Only an exceptional measure

It’s equally clear even from the bare text of the Constitution that the authority to issue ordinances is to be used only to meet the emergent demands of extraordinary situations. Article 123, which defines the ordinance-making power of the Union executive, states that when both Houses of Parliament are not in session, if the President is satisfied that “circumstances exist which render it necessary for him to take immediate action, he may promulgate such Ordinance as the circumstances appear to him to require”. It further provides that any ordinance shall have the same force and effect as a statute of Parliament, provided it is laid before both Houses. What’s more, the ordinance so made will “cease to operate at the expiration of six weeks from the reassembly of Parliament”, or if Parliament at any time before the conclusion of the period passes resolutions disapproving of the ordinance. In nearly identical terms, Article 213 of the Constitution places on the Governor, acting on the advice of the Council of Ministers of his State, the power to pass ordinances on subjects of State authority.


In practice, however, ordinances have scarcely been used as a purely exceptional measure. Most recently, the Central executive had issued an ordinance in 2014, which it subsequently repromulgated three times without approval, to overturn significant benefits guaranteed by the land acquisition law enacted by Parliament in 2013. Their aim clearly was to bypass the democratic requirements of argument and deliberation, and to overcome numerical shortcomings that they faced in the Rajya Sabha. What the government was doing, therefore, was to use its ordinance-making power as virtually an alternative tool of legislation. It was a similar abuse of power that had been placed before the Supreme Court for its examination in Krishna Kumar Singh.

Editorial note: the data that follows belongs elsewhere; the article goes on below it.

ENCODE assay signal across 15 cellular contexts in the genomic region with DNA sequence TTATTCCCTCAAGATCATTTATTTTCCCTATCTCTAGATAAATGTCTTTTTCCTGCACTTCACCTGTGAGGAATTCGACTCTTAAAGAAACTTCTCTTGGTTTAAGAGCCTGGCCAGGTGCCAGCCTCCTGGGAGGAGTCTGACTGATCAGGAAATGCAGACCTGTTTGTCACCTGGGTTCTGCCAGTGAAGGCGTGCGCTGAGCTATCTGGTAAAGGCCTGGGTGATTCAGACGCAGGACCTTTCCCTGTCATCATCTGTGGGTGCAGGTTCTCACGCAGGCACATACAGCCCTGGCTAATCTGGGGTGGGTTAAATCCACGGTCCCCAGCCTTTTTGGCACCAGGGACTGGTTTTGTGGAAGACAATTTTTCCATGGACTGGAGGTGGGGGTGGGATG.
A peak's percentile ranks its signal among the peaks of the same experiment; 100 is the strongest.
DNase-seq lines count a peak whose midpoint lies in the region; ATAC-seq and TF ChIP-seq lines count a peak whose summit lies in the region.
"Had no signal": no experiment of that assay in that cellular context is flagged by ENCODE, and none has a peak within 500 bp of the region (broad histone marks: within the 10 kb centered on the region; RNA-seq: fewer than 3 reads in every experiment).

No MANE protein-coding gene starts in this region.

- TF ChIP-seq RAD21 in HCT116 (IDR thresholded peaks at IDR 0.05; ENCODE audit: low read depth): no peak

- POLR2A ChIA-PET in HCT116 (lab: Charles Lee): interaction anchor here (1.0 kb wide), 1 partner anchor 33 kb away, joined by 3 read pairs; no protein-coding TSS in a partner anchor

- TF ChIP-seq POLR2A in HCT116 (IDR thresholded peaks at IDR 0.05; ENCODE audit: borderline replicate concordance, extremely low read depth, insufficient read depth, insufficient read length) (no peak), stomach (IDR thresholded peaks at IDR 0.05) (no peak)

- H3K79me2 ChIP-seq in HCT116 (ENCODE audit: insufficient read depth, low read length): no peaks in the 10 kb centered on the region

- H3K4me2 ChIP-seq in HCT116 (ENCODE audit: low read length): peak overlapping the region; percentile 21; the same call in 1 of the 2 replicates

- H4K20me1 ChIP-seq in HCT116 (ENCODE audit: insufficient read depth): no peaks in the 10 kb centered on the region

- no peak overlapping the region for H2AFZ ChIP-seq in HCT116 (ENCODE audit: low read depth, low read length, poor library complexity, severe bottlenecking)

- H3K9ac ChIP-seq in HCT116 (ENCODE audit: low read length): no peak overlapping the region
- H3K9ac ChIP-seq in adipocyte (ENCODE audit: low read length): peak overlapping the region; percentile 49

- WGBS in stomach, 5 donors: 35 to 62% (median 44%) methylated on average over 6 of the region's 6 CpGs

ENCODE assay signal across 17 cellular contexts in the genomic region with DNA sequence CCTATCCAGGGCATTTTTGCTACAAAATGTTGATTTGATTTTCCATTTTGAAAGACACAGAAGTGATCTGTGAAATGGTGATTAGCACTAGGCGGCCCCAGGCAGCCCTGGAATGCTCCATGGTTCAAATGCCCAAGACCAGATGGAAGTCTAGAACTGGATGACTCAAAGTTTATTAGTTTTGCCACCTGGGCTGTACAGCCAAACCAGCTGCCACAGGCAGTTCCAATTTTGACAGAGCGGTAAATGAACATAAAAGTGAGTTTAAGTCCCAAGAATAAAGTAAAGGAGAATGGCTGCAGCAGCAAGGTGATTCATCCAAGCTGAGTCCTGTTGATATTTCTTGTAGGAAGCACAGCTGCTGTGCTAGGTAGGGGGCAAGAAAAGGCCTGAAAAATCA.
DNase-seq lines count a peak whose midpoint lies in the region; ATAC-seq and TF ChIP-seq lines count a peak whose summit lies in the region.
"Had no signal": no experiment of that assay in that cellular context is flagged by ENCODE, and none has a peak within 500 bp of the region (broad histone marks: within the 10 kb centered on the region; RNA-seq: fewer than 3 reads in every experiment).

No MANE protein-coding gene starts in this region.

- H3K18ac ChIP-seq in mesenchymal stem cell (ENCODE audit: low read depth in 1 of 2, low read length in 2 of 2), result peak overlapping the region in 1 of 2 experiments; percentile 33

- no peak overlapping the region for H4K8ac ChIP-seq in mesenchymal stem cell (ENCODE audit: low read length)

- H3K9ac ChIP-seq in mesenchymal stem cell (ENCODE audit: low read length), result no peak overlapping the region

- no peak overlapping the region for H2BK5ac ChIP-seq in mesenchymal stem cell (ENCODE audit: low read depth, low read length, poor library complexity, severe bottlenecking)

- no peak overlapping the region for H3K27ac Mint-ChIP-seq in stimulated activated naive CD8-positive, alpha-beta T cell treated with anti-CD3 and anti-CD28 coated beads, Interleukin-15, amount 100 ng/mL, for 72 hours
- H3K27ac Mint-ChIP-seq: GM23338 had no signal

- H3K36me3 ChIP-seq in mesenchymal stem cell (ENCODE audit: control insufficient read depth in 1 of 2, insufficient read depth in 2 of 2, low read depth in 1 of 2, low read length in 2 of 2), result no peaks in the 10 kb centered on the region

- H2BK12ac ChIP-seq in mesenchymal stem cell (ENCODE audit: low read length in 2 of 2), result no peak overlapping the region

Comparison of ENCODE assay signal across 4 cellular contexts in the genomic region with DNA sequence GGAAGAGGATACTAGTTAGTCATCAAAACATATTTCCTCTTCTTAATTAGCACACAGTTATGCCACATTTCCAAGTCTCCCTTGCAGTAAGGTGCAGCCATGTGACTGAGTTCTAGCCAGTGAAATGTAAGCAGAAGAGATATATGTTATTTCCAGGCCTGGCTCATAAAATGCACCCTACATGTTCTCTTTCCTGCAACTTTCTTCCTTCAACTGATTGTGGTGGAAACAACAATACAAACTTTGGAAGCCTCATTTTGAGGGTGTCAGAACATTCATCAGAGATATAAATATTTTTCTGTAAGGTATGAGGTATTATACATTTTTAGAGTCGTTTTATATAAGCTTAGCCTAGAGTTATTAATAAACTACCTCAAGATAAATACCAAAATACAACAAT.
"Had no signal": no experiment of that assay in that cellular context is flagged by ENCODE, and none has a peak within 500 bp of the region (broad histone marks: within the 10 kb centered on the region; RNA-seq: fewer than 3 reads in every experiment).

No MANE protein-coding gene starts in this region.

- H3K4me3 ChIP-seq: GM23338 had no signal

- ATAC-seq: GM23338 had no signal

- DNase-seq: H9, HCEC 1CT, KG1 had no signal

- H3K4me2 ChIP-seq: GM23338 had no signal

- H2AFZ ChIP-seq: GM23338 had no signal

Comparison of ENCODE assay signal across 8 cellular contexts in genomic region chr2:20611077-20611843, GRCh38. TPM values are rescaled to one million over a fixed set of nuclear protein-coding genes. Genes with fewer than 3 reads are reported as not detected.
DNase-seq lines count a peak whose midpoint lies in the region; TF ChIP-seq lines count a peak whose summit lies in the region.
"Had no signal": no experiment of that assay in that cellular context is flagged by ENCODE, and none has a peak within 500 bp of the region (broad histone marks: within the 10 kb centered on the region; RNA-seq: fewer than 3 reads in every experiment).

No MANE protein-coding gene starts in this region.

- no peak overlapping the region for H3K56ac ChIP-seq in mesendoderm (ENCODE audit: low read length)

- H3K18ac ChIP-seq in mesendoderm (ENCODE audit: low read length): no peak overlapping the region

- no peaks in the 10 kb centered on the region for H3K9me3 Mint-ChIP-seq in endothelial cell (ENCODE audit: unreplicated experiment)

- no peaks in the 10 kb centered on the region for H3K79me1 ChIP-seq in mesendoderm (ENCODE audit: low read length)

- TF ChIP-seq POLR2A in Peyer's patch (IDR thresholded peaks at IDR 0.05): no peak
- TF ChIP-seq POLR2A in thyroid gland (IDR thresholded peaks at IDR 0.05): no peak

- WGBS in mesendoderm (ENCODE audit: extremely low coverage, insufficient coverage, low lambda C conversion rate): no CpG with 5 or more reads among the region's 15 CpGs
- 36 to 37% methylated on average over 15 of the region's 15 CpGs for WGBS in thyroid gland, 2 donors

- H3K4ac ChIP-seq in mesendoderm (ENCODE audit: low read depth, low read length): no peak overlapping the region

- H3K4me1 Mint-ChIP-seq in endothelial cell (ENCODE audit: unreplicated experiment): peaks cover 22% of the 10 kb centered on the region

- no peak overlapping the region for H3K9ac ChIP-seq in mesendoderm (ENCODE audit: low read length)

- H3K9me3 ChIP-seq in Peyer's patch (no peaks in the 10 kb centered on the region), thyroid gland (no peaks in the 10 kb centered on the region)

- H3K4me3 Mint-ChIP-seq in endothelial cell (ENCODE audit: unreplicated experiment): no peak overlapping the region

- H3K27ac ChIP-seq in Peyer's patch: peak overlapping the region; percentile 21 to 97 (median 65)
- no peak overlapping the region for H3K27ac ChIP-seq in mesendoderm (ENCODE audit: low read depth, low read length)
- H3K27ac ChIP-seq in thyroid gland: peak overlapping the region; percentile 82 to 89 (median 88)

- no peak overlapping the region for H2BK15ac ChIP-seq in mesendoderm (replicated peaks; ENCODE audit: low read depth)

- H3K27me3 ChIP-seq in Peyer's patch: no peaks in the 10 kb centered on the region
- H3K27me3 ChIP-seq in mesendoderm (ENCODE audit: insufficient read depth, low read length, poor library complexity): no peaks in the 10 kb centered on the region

A clear case of abuse

Here in question were a series of ordinances passed by the government of Bihar through which the State sought to take over some 429 Sanskrit schools, transferring in the process the services of all the teachers and other employees of the schools to the State government. The first ordinance, which was issued in 1989, was followed by a succession of five ordinances, none of which was placed before the State legislature. Ultimately, the government failed to enact a statute confirming the terms of the ordinances, and the last of them was allowed to lapse on April 30, 1992. The employees of the schools, who stood discharged from service, as a result of the termination of the ordinances, took the State government to court.

When the case ultimately reached the seven-judge bench for arguments there were two fundamental questions to be answered: whether the ordinances issued by the Bihar government were constitutionally valid, and whether the petitioners had derived any legal right that survived the termination of the ordinances. On the first, Justice Chandrachud went beyond existing precedent to hold that not only repromulgated ordinances, but even ordinances issued at the first instance, are subject to judicial review. Here, he placed reliance on the celebrated S.R. Bommai case (1994), where a nine-judge bench of the court had ruled that the judiciary could strike down a proclamation of emergency when the power had been exercised by the executive to secure an oblique purpose.

Ordinances subject to scrutiny